Craig masterfully renders the human condition in matters micro and vast. And as Benny and Khin's story opens up to include the desires and fears of their strikingly beautiful, fiery daughter Louisa, she proves to be a singular force, a combined product of her parents' separate strengths that reveals the power in individual perseverance, even in the face of torture and slaughter. Like many of the best books, Miss Burma feels rooted in its time and place, while also laying bare timeless questions of loyalty, infidelity, patriotism, and identity—not to mention the globally perpetuated unfair treatment of women. It also raises one particularly resonant concern: What does it take to shake us out of complacency?
...the dead-weight melody that resonates across these pages is that of Karen history — one not widely told or realized, either within Burma or beyond its borders ... Miss Burma also serves as a much-needed recalibration of history, one that redresses the narrative imbalance by placing other ethnic, non-Burmese points of view at the center of its story ... In reimagining the extraordinary lives of her mother and grandparents, Craig produces some passages of exquisitely precise description ... If at times the doling out of history lessons feels a tad heavy-handed, with characters occasionally succumbing to soliloquy or unlikely moments of narrative self-awareness, it is ultimately forgivable: The context in which Miss Burma is set is not part of a common well of knowledge. By resurrecting voices that are seldom heard on a wider stage, Craig’s novel rescues Benny from his own foretelling of oblivion and brings one of Burma’s many lost histories to vivid life.
Miss Burma is an ambitious novel, and perhaps for that reason, it falters at points. It’s generally hard to marry a novel to a strong political agenda and have it come out unscathed ... In fairness, Craig is drawing from her family’s history. On the other hand, her choice to fictionalize this history gives her license to do a little editing, from which the book might have benefitted. Yet, overall, Miss Burma is powerful in showing the relentless effect of the political on the personal while covering an important swath of history – and all the while telling an awfully good story.
Whether Craig is describing the family’s escape through the jungle during WWII or student protests in 1962, she transports us to the thick of the conflicts. Though this story is specifically Burmese, the references to the influence of British, American, and communist players emphasizes the intertwined histories of nations, of alliances both widely known and forgotten. Based on real lives, Craig’s historical novel challenges our assumptions about everything from beauty queens to rebels and reminds us that the course of a nation’s history is often determined by the fallibility of individuals.
Based on her own family’s history, Craig’s novel is rich and layered, a complex weaving of national and personal trauma ... Craig has written a captivating second novel that skillfully moves from moments of quiet intimacy and introspection to passages portraying the swift evolution of political events as multiple groups and nations vie for control of Burma’s future. Mesmerizing and haunting.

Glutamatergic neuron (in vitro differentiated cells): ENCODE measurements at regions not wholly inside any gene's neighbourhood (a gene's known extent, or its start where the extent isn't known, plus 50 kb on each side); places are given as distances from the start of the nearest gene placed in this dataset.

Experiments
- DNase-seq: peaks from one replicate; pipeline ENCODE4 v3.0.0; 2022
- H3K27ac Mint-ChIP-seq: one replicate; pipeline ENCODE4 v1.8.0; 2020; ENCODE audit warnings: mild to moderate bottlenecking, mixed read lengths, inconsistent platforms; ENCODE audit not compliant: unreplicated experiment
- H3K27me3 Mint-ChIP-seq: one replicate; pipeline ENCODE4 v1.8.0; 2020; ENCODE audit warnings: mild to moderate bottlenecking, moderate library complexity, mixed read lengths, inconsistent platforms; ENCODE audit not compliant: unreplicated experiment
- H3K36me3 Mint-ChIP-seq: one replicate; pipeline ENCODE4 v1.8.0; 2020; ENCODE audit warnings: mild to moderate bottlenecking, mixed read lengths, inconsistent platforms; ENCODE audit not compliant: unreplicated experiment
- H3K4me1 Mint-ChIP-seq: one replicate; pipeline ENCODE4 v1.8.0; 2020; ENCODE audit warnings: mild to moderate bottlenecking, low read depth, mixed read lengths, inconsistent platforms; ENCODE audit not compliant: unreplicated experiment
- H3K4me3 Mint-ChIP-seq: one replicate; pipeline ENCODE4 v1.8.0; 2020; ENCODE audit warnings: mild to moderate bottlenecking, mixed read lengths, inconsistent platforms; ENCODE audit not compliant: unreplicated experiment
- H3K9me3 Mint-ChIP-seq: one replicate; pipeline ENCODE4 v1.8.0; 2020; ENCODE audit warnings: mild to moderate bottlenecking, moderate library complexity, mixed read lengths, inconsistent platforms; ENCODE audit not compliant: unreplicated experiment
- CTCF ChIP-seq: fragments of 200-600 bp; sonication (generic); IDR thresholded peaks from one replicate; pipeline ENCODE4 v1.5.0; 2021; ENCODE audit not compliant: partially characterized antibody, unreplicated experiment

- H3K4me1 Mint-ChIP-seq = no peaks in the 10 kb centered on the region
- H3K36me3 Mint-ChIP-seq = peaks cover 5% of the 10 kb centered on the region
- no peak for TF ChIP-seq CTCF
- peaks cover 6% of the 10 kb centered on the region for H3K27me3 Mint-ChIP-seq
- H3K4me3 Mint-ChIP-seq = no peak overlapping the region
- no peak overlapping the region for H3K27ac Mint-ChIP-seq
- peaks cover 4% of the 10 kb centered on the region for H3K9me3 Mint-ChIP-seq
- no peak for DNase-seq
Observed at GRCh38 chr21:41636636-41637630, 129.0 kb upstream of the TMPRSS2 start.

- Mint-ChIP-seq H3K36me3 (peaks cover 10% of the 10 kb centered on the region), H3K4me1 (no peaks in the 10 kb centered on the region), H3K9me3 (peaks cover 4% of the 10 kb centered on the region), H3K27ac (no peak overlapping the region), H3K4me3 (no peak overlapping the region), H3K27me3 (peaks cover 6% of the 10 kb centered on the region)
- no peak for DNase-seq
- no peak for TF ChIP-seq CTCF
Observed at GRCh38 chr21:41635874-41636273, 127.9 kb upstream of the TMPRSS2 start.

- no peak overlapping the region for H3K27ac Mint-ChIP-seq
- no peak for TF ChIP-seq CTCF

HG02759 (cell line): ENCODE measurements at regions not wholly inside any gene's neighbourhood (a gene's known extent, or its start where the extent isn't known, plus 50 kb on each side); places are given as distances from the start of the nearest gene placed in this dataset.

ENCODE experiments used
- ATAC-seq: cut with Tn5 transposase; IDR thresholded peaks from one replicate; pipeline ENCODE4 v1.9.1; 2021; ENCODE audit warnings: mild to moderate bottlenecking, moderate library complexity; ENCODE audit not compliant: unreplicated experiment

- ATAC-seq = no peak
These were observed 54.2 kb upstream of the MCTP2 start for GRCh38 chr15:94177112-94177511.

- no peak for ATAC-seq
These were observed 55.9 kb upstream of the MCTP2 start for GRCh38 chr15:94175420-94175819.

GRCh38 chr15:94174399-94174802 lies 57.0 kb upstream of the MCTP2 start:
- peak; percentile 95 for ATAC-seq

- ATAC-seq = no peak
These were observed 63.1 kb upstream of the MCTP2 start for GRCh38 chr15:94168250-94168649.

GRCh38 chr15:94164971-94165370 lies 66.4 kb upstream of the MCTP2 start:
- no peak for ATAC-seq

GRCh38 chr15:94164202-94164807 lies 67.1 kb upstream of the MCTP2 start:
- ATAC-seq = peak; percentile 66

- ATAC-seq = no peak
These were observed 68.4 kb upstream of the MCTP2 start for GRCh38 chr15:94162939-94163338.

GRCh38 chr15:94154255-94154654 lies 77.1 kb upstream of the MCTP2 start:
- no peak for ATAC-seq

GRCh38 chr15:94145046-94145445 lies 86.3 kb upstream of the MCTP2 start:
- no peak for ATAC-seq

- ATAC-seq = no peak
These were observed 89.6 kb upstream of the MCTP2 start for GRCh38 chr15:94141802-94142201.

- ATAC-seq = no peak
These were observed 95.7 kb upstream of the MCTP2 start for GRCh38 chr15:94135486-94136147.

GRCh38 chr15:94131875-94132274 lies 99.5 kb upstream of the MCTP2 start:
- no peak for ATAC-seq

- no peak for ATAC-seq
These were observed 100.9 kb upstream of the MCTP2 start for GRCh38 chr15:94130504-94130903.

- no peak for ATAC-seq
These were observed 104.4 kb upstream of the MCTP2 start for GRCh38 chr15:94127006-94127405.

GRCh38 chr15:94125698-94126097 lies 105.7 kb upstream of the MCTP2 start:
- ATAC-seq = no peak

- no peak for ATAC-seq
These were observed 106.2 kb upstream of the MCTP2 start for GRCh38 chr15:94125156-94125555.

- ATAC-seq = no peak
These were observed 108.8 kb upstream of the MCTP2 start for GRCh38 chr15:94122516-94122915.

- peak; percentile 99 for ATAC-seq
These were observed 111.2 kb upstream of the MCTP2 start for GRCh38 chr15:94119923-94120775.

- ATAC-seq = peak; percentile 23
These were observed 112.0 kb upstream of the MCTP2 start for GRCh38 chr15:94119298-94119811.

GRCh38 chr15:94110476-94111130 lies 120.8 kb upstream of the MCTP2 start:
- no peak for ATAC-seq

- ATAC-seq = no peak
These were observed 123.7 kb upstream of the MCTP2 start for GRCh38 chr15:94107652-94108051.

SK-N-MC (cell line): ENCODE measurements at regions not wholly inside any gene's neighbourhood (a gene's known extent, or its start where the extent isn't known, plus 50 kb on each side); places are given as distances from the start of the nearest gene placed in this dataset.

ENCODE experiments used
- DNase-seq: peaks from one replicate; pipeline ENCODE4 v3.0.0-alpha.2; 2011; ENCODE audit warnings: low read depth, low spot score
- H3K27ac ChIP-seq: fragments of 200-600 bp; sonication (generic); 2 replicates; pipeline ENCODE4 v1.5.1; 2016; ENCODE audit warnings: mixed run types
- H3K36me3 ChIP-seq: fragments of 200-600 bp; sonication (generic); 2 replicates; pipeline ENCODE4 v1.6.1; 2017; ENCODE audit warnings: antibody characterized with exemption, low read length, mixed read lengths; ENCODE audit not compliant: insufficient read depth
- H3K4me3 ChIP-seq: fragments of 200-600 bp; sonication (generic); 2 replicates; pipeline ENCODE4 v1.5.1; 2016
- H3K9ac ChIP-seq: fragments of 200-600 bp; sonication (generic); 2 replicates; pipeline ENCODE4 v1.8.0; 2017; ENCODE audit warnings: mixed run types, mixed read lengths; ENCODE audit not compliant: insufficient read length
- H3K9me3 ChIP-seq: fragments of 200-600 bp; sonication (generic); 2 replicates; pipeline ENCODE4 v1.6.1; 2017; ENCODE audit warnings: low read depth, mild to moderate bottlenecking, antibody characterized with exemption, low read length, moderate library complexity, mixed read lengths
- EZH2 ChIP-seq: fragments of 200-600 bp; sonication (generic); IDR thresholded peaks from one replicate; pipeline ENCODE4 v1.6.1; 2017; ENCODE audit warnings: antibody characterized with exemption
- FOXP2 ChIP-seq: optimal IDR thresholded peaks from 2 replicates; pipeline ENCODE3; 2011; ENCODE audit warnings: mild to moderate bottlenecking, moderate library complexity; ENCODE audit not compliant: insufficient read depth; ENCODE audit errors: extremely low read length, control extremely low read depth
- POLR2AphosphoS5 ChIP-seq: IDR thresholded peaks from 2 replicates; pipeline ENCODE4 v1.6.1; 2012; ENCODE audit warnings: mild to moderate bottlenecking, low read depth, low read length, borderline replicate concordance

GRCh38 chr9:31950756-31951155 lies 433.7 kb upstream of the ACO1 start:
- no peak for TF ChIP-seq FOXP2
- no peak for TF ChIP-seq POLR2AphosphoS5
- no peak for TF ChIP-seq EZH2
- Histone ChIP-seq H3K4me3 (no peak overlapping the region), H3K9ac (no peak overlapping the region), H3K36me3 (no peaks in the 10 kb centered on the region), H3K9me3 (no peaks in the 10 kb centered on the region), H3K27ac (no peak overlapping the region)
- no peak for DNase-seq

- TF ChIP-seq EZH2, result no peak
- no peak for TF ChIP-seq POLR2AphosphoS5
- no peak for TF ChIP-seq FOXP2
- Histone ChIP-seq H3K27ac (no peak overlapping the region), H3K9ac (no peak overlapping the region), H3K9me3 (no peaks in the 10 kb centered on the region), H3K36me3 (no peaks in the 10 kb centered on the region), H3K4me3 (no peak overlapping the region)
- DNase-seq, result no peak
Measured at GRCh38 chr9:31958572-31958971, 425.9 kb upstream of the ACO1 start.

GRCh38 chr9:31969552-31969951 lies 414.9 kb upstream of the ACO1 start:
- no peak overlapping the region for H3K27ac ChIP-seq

With Miss Burma, Charmaine Craig accomplishes something many historical novelists do not: the successful depiction of great sweeps of momentous events along with intimate scenes that linger over the most minor, evocative details ... With her war-and-peace, past-and-future concerns, Craig writes about ethnicity with an encompassing eye ... This tension permeates the book as characters must grapple with identities set in motion long before they ever take their own place as actors. War, hunger, jail, coups, bubonic plague: Adversity stalks Craig's characters. She never shrinks from depicting their suffering, but they remain wholly human throughout each trial ... About that violence: There are some unsparing passages in the novel, and knowing that they’re based on fact makes reading them that much more harrowing ... It's these children, in many ways, who most give Miss Burma its urgency and pace ...this novel expertly chronicles a people’s resolve and the metamorphosis of a complicated land.
These three stories are tied together by the tension between identity and tribalism, by ethnicity’s promise of — and oft-deferred deliverance of — social and political salvation. These three strands of Burmese history are also linked by one behind-the-scenes character: the Western colonizer … The past is not so much a backdrop for Craig’s story as its underlying architecture. History is the bones to which the flesh of human experience clings — or is it vice versa? … Craig expects a good deal of her audience in terms of their appetite for Burmese history, and I hope that many will rise to the occasion, because the rewards are rich.
Spanning generations and multiple dictators, Craig’s epic novel provides a rich, complex account of Burma and its place within the larger geopolitical theater. The first half of the book is an undeniable success; the language and the images unfold with grace, horror, and intimacy. The second half, however, becomes weighted down by the history of various corrupt generals and the parties they represent, and it loses the spark and the momentum